Heather Couper: Astronomer who brought the stars to a wide audience

She made a giant leap for women as the first female president of the British Astronomical Association, and has been a contributor to The Independent since 1987

Anthony Hayward
Saturday 22 February 2020 20:56 GMT
Couper in 1984: she carved out successful careers as broadcaster, author and academic
Couper in 1984: she carved out successful careers as broadcaster, author and academic (Getty)

Heather Couper, who has died aged 70, was just seven when she spotted what looked like a bright-green meteor in the sky. Her airline pilot father told her there was no such thing, but newspapers subsequently reported on a “shooting star” and she set her heart on becoming an astronomer.

At the age of 16, she wrote to Patrick Moore, whose television programme The Sky at Night inspired viewers to look to the heavens, and asked whether being female might hamper her ambitions. “Being a girl is no problem at all,” Moore replied.

So she carved out a career as an astronomer and, from 1978 to 1984, while lecturing on the subject, was often seen as a guest or co-presenter on The Sky at Night.

She also succeeded Moore as president of the British Astronomical Association (1984-86), the first woman in the role – one previously occupied by “worthy old gentlemen who preferred to remain discreetly out of the public eye”, aside from Moore, according to New Scientist magazine at the time.

With the ability to popularise astronomy for a wide audience, Couper went freelance to become a television presenter and producer.

She and fellow astronomer Terence Murtagh hosted the 1981 children’s series Heavens Above. The wonders of the universe was the pair’s theme as they examined the planets in the solar system.

Film shot by the American Viking and Voyager space probes vividly brought their words to life. There were also enlightening items such as an imaginary trip to Earth from a planet in the Andromeda galaxy.

Moving on to TV for grown-ups, Couper wrote and presented two of Channel 4’s early science successes.

“Mars, until quite recently, held out the promise of life, but now we know it’s a sun-bleached, sterile world,” was typical of her candid assessments of the subjects in The Planets (1985).

Couper with her collaborator and lifelong companion Nigel Henbest: their Stargazing column has run in The Independent since 1987 (Hencoup Enterprises/PA)

The Stars (1988) was a natural follow-up. “Stars were the sparks that rescued our universe from becoming an ever-cooling and expanding vastness,” explained Couper as she launched the series with the potentially worrying observation that galaxies – “giant, rotating star cities like our own Milky Way” – had been moving fatally further apart. The gravity of stars kept the universe alive, she said.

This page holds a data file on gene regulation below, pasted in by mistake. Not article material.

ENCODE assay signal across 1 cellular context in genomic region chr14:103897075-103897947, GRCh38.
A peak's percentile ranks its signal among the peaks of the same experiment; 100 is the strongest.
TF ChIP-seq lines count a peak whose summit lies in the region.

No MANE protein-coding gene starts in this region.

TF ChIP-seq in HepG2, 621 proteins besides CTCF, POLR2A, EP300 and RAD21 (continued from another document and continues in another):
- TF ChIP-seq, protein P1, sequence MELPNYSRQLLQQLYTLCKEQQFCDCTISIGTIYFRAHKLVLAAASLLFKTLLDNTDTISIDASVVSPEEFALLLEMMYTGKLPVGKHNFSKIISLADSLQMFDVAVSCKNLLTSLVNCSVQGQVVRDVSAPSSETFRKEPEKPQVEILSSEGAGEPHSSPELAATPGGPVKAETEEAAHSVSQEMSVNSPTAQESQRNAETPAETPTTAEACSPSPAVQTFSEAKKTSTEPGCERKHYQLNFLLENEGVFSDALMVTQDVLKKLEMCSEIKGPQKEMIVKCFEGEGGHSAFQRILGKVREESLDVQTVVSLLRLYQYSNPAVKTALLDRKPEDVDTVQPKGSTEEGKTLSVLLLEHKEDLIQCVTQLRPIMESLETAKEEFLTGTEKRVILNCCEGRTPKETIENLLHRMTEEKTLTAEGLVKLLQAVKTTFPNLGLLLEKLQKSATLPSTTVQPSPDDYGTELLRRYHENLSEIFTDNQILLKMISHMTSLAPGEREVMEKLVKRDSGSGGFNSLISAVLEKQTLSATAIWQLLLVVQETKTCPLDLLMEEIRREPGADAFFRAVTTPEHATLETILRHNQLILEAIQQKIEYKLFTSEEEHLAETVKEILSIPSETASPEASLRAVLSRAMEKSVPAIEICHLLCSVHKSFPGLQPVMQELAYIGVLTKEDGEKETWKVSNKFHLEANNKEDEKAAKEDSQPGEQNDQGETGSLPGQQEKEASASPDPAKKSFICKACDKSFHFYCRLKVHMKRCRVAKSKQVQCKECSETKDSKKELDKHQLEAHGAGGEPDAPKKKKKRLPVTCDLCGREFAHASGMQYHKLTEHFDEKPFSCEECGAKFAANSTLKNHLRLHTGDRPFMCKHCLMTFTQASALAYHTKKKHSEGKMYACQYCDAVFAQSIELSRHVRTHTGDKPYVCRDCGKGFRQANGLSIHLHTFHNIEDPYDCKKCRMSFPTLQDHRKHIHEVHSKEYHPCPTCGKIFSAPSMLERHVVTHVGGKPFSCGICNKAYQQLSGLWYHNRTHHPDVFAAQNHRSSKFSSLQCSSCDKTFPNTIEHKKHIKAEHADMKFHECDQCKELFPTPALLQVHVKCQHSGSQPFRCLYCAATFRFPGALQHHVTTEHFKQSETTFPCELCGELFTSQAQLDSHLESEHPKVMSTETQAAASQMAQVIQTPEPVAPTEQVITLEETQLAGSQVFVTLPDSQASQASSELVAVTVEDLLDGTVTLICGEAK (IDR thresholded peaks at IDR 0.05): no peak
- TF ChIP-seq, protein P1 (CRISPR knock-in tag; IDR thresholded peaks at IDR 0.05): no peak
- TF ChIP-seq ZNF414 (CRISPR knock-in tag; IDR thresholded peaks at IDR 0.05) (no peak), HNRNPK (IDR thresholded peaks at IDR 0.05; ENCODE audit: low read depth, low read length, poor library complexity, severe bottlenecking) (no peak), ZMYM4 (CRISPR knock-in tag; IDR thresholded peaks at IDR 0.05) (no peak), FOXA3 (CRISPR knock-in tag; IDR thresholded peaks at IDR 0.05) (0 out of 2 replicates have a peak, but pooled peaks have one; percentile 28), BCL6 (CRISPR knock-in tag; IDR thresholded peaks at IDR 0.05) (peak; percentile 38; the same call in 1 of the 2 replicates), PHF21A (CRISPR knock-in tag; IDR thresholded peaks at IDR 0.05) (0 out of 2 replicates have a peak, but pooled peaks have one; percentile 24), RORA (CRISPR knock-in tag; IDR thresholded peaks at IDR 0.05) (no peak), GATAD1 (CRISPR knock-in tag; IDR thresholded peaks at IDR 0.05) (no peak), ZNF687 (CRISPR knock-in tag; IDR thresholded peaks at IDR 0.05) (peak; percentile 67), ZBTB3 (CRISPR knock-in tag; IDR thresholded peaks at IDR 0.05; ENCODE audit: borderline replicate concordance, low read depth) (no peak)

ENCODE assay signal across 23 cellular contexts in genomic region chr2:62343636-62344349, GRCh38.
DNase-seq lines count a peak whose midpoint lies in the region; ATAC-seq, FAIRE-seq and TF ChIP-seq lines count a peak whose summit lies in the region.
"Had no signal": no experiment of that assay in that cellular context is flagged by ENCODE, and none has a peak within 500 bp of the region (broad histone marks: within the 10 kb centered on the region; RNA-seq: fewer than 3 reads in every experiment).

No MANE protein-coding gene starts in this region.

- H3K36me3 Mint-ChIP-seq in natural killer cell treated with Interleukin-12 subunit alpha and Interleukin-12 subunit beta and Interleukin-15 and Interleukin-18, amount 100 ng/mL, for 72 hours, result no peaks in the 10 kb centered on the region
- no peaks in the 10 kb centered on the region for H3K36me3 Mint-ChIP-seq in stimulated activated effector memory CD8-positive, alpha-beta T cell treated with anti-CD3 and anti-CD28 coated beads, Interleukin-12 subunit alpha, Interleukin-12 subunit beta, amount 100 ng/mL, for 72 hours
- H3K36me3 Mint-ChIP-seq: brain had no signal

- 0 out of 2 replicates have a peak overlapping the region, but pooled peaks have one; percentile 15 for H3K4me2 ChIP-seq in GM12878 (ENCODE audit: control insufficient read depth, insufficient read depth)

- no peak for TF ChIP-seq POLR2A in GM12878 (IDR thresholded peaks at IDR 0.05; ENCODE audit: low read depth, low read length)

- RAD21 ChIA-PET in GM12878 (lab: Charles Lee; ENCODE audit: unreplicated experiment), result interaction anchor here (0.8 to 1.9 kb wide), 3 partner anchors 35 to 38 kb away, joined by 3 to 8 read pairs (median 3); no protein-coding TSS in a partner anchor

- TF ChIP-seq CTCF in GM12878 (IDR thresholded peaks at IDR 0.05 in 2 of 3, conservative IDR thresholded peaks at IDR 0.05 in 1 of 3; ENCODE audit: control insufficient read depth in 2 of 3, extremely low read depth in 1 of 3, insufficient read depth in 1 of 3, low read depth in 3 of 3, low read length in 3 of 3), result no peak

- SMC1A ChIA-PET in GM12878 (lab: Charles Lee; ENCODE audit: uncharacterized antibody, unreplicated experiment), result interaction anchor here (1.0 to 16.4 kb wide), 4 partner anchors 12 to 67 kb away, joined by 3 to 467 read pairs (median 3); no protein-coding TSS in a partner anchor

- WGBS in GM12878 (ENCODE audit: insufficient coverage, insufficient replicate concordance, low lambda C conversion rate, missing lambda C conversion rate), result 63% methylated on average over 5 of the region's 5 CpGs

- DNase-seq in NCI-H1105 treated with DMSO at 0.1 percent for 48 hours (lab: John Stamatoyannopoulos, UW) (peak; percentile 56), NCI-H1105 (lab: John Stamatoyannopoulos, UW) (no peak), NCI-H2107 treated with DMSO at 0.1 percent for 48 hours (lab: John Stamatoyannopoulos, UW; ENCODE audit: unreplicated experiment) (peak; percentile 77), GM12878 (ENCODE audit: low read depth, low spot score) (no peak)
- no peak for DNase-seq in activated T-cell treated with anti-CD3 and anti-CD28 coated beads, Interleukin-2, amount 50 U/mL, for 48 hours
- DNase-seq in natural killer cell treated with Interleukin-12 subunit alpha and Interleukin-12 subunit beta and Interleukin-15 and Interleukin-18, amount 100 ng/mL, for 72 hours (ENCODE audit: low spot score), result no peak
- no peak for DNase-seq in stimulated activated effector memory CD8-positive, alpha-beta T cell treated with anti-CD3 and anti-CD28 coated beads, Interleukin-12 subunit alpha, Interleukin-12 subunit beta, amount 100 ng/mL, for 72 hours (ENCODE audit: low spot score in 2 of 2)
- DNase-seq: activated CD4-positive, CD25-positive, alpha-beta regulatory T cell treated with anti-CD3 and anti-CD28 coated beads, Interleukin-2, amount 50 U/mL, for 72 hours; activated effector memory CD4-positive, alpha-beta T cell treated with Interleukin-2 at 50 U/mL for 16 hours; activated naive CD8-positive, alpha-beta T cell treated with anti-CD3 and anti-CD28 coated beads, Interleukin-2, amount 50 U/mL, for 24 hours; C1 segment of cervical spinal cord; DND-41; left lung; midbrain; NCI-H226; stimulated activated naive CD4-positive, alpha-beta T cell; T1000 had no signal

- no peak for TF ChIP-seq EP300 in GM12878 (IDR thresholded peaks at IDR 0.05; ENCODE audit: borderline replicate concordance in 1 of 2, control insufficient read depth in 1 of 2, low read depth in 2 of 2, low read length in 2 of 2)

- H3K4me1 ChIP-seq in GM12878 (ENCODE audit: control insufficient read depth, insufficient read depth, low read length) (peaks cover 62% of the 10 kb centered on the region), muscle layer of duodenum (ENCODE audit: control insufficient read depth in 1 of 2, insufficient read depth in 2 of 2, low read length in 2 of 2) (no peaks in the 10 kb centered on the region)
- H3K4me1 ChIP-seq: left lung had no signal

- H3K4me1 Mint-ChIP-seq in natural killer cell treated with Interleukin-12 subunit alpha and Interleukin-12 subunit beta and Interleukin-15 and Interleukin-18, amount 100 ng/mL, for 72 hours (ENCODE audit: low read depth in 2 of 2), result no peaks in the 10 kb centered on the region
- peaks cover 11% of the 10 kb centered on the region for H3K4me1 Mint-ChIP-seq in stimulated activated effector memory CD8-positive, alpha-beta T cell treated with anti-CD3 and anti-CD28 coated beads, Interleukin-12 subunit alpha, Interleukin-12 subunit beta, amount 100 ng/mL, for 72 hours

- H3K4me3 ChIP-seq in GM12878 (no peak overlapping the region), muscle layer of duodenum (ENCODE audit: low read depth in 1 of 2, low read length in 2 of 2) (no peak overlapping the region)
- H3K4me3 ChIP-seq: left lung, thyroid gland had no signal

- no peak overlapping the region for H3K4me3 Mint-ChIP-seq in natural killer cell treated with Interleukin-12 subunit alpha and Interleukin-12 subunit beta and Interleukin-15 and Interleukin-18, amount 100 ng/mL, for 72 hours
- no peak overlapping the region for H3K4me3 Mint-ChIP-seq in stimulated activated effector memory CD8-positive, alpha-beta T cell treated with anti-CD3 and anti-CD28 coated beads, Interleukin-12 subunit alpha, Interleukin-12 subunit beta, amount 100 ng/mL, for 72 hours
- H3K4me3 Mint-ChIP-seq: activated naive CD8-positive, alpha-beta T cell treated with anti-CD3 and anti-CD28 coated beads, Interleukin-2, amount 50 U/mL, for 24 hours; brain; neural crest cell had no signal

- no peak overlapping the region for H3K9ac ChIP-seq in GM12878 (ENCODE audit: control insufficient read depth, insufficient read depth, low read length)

Couper also presented the marathon 30-part radio series Cosmic Quest (2008), charting the rise of science by tracing the progress of astronomy – and astronomers such as Ptolemy, Copernicus and Halley – through the ages.

She said her career highlight was being the astronomer aboard Concorde in 1986 showing Halley’s Comet to passengers on a flight to New Zealand.

In 1999, on her 50th birthday, Asteroid 3922 Heather, discovered 28 years earlier, was named after her.

Heather Anita Couper was born in Wallasey, Cheshire, in 1949 to Anita (nee Taylor) and George Couper, and brought up in Ruislip, Middlesex.

On leaving St Mary’s Grammar School, Northwood (now Haydon School), she spent two years as a management trainee with Topshop, then owned by the fashion retailer Peter Robinson.

Joining a local astronomical society reignited her interest in astronomy and she began to realise her dream by working as a research assistant at Cambridge Observatories (1969-70), before graduating in astrophysics from Leicester University in 1973.

Couper became a researcher in Oxford University’s astrophysics department and, from 1977 to 1983, a lecturer at the Greenwich Planetarium in the Royal Observatory.

Couper was author or co-author of more than 40 books (Hencoup Enterprises/PA)

She then concentrated on broadcasting. Nigel Henbest, who became her lifelong companion after they met as students at Leicester University, worked as a researcher and consultant on The Planets and The Stars, then formed Pioneer Productions in 1988 with Couper and TV director Stuart Carter to make science programmes for global markets.

For Pioneer, she presented The Neptune Encounter (1989), about Nasa spacecraft Voyager 2’s flyby of the planet, and Space Shuttle Discovery (1993), as well as writing and narrating Space Shuttle: Human Time Bomb? (2003), investigating the design flaws and cost-cutting measures leading to the disintegration of the returning shuttle Columbia.

As a producer, Couper made Wonders of Weather (1996), Black Holes (1997) and Universe: Beyond the Millennium (1999), as well as episodes of Horizon and Equinox.

Her many radio series as a presenter included Starwatch (1996) and Worlds Beyond (2004-5). She was an author of more than 40 books, many with Henbest, and since 1987 the pair wrote The Independent’s monthly Stargazing column.

Couper was the first female professor of astronomy at Gresham College (1993-96) and, from 1994 to 2009, served as one of the millennium commissioners responsible for allocating £500m to public science projects. She was made a CBE in 2007.

Heather Couper, astronomer, born 2 June 1949, died 19 February 2020​

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